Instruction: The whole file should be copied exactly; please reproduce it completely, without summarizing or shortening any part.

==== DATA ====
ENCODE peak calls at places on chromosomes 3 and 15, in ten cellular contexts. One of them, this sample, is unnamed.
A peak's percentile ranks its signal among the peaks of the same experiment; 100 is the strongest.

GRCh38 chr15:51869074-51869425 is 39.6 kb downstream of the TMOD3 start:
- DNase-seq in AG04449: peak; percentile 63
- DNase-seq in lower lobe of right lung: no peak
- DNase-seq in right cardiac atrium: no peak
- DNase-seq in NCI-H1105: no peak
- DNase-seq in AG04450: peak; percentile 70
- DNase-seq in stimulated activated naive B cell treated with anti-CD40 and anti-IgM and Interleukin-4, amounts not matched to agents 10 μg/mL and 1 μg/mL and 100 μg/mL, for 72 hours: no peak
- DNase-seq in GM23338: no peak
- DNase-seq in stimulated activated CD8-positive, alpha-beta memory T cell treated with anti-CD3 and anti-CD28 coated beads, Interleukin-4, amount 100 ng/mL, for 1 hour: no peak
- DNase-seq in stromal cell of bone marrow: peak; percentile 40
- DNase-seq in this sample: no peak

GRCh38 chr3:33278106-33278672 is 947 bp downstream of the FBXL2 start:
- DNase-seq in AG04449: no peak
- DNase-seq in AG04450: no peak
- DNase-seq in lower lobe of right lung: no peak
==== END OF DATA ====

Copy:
ENCODE peak calls at places on chromosomes 3 and 15, in ten cellular contexts. One of them, this sample, is unnamed.
A peak's percentile ranks its signal among the peaks of the same experiment; 100 is the strongest.

GRCh38 chr15:51869074-51869425 is 39.6 kb downstream of the TMOD3 start:
- DNase-seq in AG04449: peak; percentile 63
- DNase-seq in lower lobe of right lung: no peak
- DNase-seq in right cardiac atrium: no peak
- DNase-seq in NCI-H1105: no peak
- DNase-seq in AG04450: peak; percentile 70
- DNase-seq in stimulated activated naive B cell treated with anti-CD40 and anti-IgM and Interleukin-4, amounts not matched to agents 10 μg/mL and 1 μg/mL and 100 μg/mL, for 72 hours: no peak
- DNase-seq in GM23338: no peak
- DNase-seq in stimulated activated CD8-positive, alpha-beta memory T cell treated with anti-CD3 and anti-CD28 coated beads, Interleukin-4, amount 100 ng/mL, for 1 hour: no peak
- DNase-seq in stromal cell of bone marrow: peak; percentile 40
- DNase-seq in this sample: no peak

GRCh38 chr3:33278106-33278672 is 947 bp downstream of the FBXL2 start:
- DNase-seq in AG04449: no peak
- DNase-seq in AG04450: no peak
- DNase-seq in lower lobe of right lung: no peak